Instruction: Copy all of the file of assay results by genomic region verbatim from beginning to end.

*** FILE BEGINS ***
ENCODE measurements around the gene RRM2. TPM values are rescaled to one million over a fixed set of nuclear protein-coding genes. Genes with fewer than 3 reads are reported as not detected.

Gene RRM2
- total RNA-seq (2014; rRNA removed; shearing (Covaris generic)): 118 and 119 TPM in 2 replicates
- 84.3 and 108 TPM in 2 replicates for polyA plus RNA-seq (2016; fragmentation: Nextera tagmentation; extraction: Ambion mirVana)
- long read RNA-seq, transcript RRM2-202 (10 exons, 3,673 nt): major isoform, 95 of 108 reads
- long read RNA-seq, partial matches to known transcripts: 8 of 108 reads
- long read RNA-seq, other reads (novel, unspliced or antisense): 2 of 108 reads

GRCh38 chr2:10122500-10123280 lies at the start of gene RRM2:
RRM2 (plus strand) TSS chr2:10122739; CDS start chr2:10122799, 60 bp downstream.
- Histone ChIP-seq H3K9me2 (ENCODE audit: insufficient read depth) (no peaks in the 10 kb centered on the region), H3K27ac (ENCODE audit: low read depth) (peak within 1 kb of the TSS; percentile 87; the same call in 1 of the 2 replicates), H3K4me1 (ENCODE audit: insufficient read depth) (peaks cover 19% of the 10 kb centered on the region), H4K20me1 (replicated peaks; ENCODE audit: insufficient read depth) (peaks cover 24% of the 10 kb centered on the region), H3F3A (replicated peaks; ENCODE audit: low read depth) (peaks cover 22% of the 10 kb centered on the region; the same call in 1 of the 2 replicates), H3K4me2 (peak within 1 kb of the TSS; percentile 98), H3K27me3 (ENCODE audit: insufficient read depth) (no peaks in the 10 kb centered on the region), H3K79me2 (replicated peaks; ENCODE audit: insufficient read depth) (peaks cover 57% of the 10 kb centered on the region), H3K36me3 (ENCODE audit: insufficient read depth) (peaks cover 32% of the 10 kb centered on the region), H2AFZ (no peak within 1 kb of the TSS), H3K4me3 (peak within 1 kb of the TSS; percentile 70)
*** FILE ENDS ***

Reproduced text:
ENCODE measurements around the gene RRM2. TPM values are rescaled to one million over a fixed set of nuclear protein-coding genes. Genes with fewer than 3 reads are reported as not detected.

Gene RRM2
- total RNA-seq (2014; rRNA removed; shearing (Covaris generic)): 118 and 119 TPM in 2 replicates
- 84.3 and 108 TPM in 2 replicates for polyA plus RNA-seq (2016; fragmentation: Nextera tagmentation; extraction: Ambion mirVana)
- long read RNA-seq, transcript RRM2-202 (10 exons, 3,673 nt): major isoform, 95 of 108 reads
- long read RNA-seq, partial matches to known transcripts: 8 of 108 reads
- long read RNA-seq, other reads (novel, unspliced or antisense): 2 of 108 reads

GRCh38 chr2:10122500-10123280 lies at the start of gene RRM2:
RRM2 (plus strand) TSS chr2:10122739; CDS start chr2:10122799, 60 bp downstream.
- Histone ChIP-seq H3K9me2 (ENCODE audit: insufficient read depth) (no peaks in the 10 kb centered on the region), H3K27ac (ENCODE audit: low read depth) (peak within 1 kb of the TSS; percentile 87; the same call in 1 of the 2 replicates), H3K4me1 (ENCODE audit: insufficient read depth) (peaks cover 19% of the 10 kb centered on the region), H4K20me1 (replicated peaks; ENCODE audit: insufficient read depth) (peaks cover 24% of the 10 kb centered on the region), H3F3A (replicated peaks; ENCODE audit: low read depth) (peaks cover 22% of the 10 kb centered on the region; the same call in 1 of the 2 replicates), H3K4me2 (peak within 1 kb of the TSS; percentile 98), H3K27me3 (ENCODE audit: insufficient read depth) (no peaks in the 10 kb centered on the region), H3K79me2 (replicated peaks; ENCODE audit: insufficient read depth) (peaks cover 57% of the 10 kb centered on the region), H3K36me3 (ENCODE audit: insufficient read depth) (peaks cover 32% of the 10 kb centered on the region), H2AFZ (no peak within 1 kb of the TSS), H3K4me3 (peak within 1 kb of the TSS; percentile 70)